While the calendar says it’s early January, it appears a severe weather outbreak more common for the spring is about to unfold for portions of the south. According to the National Weather Service’s Storm Prediction Center (SPC), severe thunderstorms are expected by midday Friday into early Saturday morning from eastern Oklahoma and Texas into the lower Mississippi Valley. Damaging wind gusts, tornadoes and isolated large hail are all possible, especially across parts of eastern Texas into Louisiana Friday afternoon into the overnight hours.
Atmospheric ingredients will come together to provide an environment ripe for a severe weather outbreak. While it is early January, an intense boundary-parallel deep layer flow and strong atmospheric forcing are likely. In addition to creating tornadoes, these storms can also produce large hail. For now, according to the SPC, it appears the large hail potential area will likely be confined in space and time in a narrow corridor from south-central Oklahoma into north Texas. An area in eastern Texas towards the Sabine River could see strong tornadoes in addition to damaging winds and hail.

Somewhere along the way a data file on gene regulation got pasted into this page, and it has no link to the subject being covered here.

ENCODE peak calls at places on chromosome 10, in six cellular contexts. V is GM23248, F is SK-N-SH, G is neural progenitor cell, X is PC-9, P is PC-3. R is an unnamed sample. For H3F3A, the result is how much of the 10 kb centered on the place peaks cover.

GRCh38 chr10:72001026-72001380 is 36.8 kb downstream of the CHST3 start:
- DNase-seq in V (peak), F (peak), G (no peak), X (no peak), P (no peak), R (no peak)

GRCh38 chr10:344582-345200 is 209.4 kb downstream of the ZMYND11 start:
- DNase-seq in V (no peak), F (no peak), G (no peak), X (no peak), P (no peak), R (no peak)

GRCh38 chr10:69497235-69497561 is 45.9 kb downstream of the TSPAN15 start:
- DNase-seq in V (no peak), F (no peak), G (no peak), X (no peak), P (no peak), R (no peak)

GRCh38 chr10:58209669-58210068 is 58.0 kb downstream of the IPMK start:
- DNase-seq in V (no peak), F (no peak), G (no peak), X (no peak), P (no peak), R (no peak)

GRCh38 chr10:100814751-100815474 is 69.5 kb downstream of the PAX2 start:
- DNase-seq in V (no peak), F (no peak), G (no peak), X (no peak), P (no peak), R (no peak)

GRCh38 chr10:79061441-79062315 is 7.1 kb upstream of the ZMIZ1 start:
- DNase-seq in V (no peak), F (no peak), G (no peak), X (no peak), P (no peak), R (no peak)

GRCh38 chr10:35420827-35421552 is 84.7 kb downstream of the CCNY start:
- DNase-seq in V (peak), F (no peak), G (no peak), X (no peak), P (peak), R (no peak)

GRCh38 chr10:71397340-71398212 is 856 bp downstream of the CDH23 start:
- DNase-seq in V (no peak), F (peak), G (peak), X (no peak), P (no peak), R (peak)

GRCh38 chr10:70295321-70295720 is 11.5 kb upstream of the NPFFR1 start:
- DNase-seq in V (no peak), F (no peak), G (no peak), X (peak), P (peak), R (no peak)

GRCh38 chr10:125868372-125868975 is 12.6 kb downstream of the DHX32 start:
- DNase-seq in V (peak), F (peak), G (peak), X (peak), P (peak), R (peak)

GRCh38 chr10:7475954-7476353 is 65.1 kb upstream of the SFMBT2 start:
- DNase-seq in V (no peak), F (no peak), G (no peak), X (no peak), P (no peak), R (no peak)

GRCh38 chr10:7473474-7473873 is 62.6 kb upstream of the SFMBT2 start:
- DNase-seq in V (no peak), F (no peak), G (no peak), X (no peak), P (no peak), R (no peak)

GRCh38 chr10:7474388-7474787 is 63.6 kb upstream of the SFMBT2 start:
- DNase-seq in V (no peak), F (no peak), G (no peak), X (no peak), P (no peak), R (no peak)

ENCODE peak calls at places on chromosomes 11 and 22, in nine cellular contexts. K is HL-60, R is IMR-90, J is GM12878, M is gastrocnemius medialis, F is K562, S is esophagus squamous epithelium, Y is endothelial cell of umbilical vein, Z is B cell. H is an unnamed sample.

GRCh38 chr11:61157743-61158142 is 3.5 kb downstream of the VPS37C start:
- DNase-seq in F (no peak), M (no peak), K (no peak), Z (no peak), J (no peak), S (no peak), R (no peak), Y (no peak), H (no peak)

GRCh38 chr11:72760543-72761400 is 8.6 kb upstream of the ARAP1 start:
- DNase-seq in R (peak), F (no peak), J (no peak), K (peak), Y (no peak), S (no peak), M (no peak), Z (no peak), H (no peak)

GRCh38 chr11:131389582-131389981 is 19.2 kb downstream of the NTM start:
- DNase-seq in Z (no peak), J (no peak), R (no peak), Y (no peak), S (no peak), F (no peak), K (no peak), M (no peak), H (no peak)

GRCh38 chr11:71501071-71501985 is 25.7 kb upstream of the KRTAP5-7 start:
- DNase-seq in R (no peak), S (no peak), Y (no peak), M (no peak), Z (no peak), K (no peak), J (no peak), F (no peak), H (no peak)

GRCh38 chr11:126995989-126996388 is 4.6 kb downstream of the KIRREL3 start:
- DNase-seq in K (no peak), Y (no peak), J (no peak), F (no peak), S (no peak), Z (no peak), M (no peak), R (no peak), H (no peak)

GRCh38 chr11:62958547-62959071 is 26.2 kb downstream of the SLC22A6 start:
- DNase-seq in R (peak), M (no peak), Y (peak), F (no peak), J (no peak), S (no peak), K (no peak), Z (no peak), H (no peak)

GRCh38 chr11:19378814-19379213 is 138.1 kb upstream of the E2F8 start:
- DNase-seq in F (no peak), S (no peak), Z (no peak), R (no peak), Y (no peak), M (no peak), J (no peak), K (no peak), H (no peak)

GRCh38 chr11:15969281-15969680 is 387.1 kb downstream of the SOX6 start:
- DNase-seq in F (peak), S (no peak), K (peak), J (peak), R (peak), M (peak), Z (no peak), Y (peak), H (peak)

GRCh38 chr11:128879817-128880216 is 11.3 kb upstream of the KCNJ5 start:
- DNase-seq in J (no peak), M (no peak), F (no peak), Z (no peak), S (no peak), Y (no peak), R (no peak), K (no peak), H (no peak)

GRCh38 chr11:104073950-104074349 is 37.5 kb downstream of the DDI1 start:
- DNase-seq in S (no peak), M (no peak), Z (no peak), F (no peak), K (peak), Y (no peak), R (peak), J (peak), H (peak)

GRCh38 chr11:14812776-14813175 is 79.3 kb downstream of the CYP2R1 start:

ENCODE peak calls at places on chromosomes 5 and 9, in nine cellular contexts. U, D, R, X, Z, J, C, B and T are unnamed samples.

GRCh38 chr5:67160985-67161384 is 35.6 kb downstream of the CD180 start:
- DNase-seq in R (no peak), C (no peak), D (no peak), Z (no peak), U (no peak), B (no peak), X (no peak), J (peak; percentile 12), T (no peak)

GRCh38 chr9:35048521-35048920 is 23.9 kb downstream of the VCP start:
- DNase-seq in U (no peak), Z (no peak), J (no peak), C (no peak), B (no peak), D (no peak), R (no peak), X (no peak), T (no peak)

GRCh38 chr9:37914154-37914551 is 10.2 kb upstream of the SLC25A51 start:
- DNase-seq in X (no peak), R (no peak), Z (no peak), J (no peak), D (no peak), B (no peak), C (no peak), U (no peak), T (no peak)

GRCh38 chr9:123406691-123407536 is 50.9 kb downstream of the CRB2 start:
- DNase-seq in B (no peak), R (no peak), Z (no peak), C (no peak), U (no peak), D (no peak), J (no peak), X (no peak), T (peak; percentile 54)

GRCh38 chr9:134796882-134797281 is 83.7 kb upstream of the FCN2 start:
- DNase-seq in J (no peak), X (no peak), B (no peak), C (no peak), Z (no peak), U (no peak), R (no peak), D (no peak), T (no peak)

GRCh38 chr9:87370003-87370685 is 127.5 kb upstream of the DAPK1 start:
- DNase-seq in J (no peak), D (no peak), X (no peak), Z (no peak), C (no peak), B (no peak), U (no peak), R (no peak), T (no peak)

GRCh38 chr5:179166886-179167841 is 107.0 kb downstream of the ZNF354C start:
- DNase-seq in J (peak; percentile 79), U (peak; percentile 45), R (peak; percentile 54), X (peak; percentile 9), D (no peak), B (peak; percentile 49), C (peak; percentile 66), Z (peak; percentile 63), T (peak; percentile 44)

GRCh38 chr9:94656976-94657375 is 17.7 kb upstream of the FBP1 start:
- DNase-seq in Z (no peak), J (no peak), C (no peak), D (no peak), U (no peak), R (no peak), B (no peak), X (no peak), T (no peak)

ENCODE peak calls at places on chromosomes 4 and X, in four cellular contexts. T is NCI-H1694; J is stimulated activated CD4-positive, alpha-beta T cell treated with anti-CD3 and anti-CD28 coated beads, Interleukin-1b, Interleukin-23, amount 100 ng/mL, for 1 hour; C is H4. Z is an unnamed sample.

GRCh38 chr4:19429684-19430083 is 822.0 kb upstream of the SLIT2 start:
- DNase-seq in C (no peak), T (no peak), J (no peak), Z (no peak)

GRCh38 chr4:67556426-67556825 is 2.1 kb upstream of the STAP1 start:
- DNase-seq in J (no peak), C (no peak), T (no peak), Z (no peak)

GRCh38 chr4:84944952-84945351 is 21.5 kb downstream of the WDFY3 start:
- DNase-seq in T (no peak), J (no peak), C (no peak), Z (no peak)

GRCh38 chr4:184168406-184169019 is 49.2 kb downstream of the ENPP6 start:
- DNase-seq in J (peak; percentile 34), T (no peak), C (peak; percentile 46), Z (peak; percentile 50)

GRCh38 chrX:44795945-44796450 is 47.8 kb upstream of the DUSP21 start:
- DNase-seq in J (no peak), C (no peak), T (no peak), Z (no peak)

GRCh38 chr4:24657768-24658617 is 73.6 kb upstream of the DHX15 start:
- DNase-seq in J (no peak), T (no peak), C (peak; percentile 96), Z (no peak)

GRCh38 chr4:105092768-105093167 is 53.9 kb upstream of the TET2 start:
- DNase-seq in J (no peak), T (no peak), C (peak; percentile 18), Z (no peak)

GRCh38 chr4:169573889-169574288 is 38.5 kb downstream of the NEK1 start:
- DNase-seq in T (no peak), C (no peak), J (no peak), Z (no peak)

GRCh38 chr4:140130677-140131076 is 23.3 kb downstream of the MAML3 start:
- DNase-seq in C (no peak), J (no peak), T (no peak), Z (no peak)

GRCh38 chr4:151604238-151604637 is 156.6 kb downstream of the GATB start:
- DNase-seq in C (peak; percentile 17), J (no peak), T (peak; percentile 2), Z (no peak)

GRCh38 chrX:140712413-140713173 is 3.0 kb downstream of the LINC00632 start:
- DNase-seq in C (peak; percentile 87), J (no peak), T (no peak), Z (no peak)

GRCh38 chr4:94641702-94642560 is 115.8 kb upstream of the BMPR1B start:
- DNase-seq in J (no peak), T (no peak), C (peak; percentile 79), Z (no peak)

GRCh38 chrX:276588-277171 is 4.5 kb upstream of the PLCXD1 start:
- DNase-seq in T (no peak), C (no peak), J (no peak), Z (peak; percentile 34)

Because of the threat of overnight tornadoes, some of which could be large and especially potent, residents in risk areas in the latest SPC Convective Outlook are urged to make appropriate preparations before the storm arrives. In addition to securing loose outdoor objects, people should make sure they’re able to get, hear, and act on any severe weather alert that could be issued during the overnight hours. Often, tornado deaths occur at night when storm victims are asleep and don’t hear tornado warnings.
The threat of severe weather should diminish beyond Saturday, giving residents in the southeast time to clean-up after this unusual early January severe weather outbreak.